U.S. dairy exports projected to increase by more than $300 million a year under deal.
The United States-Mexico and Canada(USMCA) trade deal more than week ago, and some are already wondering if it will add relief to the agricultural producers who have been hurt by Covid-19.
When the coroanavirus hit earlier this year it it had an intense impact of the dairy industry.
“When the restaurant industry shutdown that really hit demand in a big way for the dairy industry,” said Rick Naerabout, CEO Idaho Dairymen’s Association.
Before Covid-19 the total farm-gate receipts for Idaho dairy operations in 2019 was $2.8 billion, according to University of Idaho Dairy & Livestock Economics Hernan Tejada, with a good portion of Idaho’s dairy exports going to Mexico and some to Canada.
“Mexico is a good trade partner. . . With about 25 percent of all U.S. dairy exports going to Mexico. Canada is vastly different. They are very protective of their dairy market, and we have very little access in the Canadian market to sell U.S dairy products,” said Naerabout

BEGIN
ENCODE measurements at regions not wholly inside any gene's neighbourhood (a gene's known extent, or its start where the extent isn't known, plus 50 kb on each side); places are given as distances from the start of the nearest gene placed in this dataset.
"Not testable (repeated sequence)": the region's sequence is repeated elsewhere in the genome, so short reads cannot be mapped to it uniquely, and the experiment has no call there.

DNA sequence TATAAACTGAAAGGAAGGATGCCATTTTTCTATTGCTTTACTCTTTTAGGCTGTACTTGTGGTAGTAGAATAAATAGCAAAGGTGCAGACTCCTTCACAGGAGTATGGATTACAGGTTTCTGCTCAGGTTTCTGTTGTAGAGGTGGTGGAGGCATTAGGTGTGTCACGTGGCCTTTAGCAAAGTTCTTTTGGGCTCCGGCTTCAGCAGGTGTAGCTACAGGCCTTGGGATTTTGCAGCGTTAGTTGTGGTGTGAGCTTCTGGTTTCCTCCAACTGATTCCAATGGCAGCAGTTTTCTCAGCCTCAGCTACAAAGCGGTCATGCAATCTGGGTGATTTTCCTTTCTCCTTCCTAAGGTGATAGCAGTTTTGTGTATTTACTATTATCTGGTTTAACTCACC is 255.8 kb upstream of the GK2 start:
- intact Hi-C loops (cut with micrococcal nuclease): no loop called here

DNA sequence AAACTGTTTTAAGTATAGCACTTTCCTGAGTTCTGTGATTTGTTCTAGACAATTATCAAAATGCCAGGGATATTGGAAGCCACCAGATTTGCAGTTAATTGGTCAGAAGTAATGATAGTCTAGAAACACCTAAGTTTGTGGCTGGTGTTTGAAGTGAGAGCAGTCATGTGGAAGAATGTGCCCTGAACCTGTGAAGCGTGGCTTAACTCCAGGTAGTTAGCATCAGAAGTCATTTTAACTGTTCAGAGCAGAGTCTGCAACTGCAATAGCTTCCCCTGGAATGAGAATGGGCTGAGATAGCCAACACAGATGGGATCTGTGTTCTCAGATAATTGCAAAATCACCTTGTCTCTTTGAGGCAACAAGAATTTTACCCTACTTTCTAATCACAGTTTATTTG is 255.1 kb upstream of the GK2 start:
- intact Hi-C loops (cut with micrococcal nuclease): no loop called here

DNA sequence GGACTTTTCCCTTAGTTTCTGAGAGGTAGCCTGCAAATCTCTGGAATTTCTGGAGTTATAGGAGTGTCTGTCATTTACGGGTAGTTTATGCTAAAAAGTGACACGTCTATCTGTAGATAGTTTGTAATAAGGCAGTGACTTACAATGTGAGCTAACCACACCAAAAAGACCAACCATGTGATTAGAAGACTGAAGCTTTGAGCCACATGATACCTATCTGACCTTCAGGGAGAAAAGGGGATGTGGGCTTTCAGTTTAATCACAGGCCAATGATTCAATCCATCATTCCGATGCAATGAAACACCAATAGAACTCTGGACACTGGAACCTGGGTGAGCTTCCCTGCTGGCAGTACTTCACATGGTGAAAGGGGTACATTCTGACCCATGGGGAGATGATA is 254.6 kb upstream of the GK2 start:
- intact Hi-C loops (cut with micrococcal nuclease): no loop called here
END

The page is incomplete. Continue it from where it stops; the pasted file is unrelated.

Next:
With the USMCA now in effect U.S. dairy exports are projected to increase by more than $314 million a year, according to the International Trade Commission, but Naerabout doesn’t see the deal having a huge windfall for Idaho dairy farmers.
“First we were able to crack the door open a little bit on being able to export dairy products into Canada, but that is still a very small amount of overall production,” said Naerabout.
Tejada said he agrees with Naerabout.
“I think Canada has opened up a bit, but mexico is our biggest trade partner by far,” said Tejada.
Tejada and Naerabout said idaho has more than 400 dairy farmers, and loses about 15 to 20 every year according to Naerabout, and he does’t see this deal changing that anytime soon.
“There is not enough of a windfall in this deal that it would incentive a dairy producer to comeback,” said Naerabout.